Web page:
3. Zitnay, Jared L.; Weiss, Jeffrey A. (December 2018). "Load Transfer, Damage and Failure in Ligaments and Tendons". Journal of orthopaedic research : official publication of the Orthopaedic Research Society. 36 (12): 3093–3104. doi:10.1002/jor.24134. ISSN 0736-0266. PMC 6454883. PMID 30175857.
  4. Szulc, Pawel (October 2018). "Bone turnover: Biology and assessment tools". Best Practice & Research. Clinical Endocrinology & Metabolism. 32 (5): 725–738. doi:10.1016/j.beem.2018.05.003. ISSN 1878-1594. PMID 30449551.
  6. 6.0 6.1 Harrington, DJ (June 1996). "Bacterial collagenases and collagen-degrading enzymes and their potential role in human disease". Infection and Immunity. 64 (6): 1885–1891. ISSN 0019-9567. PMID 8675283.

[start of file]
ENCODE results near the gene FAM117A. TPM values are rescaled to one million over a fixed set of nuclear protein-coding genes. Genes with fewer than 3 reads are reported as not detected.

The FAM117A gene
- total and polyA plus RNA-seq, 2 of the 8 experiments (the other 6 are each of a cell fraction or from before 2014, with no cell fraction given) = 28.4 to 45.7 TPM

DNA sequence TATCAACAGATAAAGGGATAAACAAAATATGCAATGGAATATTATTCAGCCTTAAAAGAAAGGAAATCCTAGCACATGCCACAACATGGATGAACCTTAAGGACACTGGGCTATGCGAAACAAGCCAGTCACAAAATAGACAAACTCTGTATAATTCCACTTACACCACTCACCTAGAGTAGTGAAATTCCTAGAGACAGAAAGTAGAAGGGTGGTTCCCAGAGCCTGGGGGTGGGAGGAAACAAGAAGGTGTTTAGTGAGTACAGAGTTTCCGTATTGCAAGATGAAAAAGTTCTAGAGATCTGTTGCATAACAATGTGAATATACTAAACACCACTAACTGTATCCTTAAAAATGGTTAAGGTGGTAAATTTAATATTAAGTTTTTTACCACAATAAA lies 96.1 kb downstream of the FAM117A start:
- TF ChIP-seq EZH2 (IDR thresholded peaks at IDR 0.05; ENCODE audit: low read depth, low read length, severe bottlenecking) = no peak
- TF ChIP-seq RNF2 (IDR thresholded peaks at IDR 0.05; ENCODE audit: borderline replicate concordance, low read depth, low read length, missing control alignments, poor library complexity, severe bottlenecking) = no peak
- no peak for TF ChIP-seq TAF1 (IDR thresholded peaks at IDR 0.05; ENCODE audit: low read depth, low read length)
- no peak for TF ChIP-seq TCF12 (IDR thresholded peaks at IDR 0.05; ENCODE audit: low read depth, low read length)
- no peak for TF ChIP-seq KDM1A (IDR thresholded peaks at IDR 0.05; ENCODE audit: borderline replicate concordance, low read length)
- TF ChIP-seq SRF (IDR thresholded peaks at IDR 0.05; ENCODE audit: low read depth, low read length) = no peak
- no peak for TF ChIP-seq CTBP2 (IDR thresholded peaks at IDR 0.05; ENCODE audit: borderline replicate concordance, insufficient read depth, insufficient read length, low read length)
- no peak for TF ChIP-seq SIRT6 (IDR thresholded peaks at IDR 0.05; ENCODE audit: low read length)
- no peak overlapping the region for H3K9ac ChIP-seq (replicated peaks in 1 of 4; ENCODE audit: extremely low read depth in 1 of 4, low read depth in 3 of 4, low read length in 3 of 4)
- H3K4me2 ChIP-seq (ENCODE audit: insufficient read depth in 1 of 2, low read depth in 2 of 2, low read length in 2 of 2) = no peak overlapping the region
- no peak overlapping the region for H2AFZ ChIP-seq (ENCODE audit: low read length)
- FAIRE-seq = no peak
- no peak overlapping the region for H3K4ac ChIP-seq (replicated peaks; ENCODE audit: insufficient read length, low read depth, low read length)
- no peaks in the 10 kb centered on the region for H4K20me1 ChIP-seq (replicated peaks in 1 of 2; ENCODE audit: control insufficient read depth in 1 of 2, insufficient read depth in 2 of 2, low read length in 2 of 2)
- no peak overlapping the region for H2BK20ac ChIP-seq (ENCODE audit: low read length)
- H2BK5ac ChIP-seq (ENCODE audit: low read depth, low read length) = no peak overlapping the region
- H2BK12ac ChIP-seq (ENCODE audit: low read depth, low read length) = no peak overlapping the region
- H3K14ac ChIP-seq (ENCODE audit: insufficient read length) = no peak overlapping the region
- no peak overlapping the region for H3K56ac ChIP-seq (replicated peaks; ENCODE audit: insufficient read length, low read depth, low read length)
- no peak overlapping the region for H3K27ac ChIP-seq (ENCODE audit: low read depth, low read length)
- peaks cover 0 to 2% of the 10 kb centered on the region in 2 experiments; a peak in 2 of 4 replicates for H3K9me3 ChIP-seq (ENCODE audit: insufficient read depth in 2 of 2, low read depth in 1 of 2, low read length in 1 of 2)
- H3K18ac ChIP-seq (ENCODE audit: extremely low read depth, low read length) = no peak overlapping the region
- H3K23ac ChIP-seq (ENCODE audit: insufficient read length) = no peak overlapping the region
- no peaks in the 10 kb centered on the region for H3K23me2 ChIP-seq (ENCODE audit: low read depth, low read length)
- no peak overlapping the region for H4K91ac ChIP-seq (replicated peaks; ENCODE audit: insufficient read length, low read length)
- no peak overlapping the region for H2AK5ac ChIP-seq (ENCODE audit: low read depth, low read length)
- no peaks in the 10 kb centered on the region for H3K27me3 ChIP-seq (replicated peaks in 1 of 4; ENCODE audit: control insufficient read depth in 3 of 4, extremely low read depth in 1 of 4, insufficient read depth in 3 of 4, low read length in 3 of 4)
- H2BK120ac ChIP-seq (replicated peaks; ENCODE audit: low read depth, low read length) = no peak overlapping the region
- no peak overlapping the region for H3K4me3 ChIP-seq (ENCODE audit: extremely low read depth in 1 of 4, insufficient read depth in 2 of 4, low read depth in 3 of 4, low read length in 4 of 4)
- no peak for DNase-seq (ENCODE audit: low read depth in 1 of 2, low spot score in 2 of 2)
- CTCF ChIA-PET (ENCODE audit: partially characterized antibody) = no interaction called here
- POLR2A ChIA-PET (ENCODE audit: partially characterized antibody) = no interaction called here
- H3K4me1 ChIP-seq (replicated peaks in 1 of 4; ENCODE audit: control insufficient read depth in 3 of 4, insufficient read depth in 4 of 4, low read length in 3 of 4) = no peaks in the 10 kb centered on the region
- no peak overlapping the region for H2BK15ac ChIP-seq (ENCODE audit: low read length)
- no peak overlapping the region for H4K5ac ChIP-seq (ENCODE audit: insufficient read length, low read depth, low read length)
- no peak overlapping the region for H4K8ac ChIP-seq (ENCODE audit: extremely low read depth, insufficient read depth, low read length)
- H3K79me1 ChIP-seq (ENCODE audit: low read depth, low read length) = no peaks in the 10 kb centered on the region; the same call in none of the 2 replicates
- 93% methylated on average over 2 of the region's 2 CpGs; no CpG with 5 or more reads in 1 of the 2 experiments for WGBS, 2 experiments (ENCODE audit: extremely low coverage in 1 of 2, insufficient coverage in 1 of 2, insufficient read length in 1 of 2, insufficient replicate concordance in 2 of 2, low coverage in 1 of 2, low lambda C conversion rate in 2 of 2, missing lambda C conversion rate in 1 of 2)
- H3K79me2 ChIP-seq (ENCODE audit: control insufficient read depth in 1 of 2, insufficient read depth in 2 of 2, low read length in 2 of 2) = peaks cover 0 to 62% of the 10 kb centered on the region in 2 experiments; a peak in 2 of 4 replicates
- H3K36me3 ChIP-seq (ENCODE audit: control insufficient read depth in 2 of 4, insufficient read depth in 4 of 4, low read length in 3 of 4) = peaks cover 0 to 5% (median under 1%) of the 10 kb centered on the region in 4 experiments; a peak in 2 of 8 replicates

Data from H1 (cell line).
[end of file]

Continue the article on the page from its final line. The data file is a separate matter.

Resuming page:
7. Duarte, Ana Sofia; Correia, Antonio; Esteves, Ana Cristina (2016). "Bacterial collagenases - A review". Critical Reviews in Microbiology. 42 (1): 106–126. doi:10.3109/1040841X.2014.904270. ISSN 1549-7828. PMID 24754251.
  8. Gebbia, Joseph A.; Coleman, James L.; Benach, Jorge L. (January 1, 2001). "Borrelia Spirochetes Upregulate Release and Activation of Matrix Metalloproteinase Gelatinase B (MMP-9) and Collagenase 1 (MMP-1) in Human Cells". Infection and Immunity. 69 (1): 456–462. doi:10.1128/IAI.69.1.456-462.2001. ISSN 0019-9567. PMID 11119537.
  9. Baxter, B. Timothy; MacTaggart, Jason (2009). "Pathogenesis of Aortic Aneurysms". In Hallett, John W.; Mills, Joseph L.; Earnshaw, Jonothan J.; Reekers, Jim A.; Rooke, Thom W. (eds.). Comprehensive Vascular and Endovascular Surgery (2nd ed.). Philadelphia: Mosby. pp. 465–472. doi:10.1016/b978-0-323-05726-4.00029-9. ISBN 978-0-323-05726-4.